I found myself totally gripped by this Amazon Original series. I have no idea how accurate it is in portraying or uncovering what goes on politically and sexually behind the Premier League, but it feels close, or at least convincing in the way it follows developments and scandals that have emerged around Indian Premier League/franchise cricket. Amazon's first Indian series has a total winner here. Match-fixing or spot-fixing is only one of the many shady things Inside Edge takes on, training a razor sharp and bold eye on how caste is still a factor, the nasty ego of many players, the drugs and partying, and how money and greed have tragically changed and harmed the game. The actors are very watchable, except for Vivek Oberoi's hammy character. Unfortunate that he's been over-written this way, having to constantly play it up, almost like a caricature of a serial power abuser. Very little varnishing here, and hard-edged all the way - just what we needed. And though the plot feels clearly fictional and over the top, I can't wait for the second season where we'll once again be spectators to "the game behind the game."

The Trip To Spain

Steve Coogan and Rob Brydon once again hit the road with impressions of Michael Caine and Al Pacino as they hop from one gourmet restaurant to another sampling dishes, and trying to one up the other. Except this time, it's not England or Italy as before, but - as the spoiler title gives it away - in Spain. Directed again by Michael Winterbottom, the film, condensed from a BBC series, provides beautiful, sun-kissed vistas of picturesque Spanish towns as Brydon and Coogan compete with each other for the audience's approval of whose voice impression of Hollywood stars comes closest to the real thing. It's all very silly and inconsequential, but fun.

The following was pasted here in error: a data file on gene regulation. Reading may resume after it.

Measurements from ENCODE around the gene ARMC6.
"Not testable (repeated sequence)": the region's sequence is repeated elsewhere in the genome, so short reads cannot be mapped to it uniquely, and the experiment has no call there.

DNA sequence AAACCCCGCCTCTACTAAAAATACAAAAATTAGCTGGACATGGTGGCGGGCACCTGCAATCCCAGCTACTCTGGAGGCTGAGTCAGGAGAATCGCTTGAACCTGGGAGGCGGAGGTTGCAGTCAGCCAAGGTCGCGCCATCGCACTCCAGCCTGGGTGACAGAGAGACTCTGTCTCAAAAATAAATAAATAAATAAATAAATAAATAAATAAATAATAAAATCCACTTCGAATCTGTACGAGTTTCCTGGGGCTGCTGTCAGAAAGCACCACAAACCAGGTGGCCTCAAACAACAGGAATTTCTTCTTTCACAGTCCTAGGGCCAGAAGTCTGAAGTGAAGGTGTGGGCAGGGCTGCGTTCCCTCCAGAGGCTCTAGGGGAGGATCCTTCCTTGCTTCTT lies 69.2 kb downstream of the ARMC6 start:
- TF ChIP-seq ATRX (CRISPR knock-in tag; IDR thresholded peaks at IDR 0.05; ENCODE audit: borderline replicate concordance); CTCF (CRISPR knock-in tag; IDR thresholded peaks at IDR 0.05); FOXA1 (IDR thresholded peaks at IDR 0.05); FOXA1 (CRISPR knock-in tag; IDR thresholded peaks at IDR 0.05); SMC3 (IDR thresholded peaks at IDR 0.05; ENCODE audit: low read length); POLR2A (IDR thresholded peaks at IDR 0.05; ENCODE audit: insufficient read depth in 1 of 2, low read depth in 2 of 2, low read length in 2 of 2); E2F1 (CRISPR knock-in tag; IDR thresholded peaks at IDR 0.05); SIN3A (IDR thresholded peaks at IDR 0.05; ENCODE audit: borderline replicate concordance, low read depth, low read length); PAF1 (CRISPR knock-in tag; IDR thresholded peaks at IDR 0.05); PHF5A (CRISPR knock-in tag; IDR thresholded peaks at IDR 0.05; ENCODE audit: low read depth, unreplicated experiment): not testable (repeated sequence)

Howards End, the miniseries

Going by how engrossing this four-part miniseries update of both E M Forster's book and Merchant-Ivory's  film has turned out to be, I should think every Forster book that was once made into a movie is ripe for a remake. If not as a movie, than as this intelligent and vibrant adaptation has demonstrated, as a TV series. A Passage to India will be wonderful to see again, with a contemporary cast, and done full justice by exploring all its themes in a six- or even eight-hour miniseries. The ensemble cast here is uniformly good, and the story - about the clash of two kinds of families, one cultured, the other philistine - proves every bit as relevant and contemporary today as it did in Forster's own time.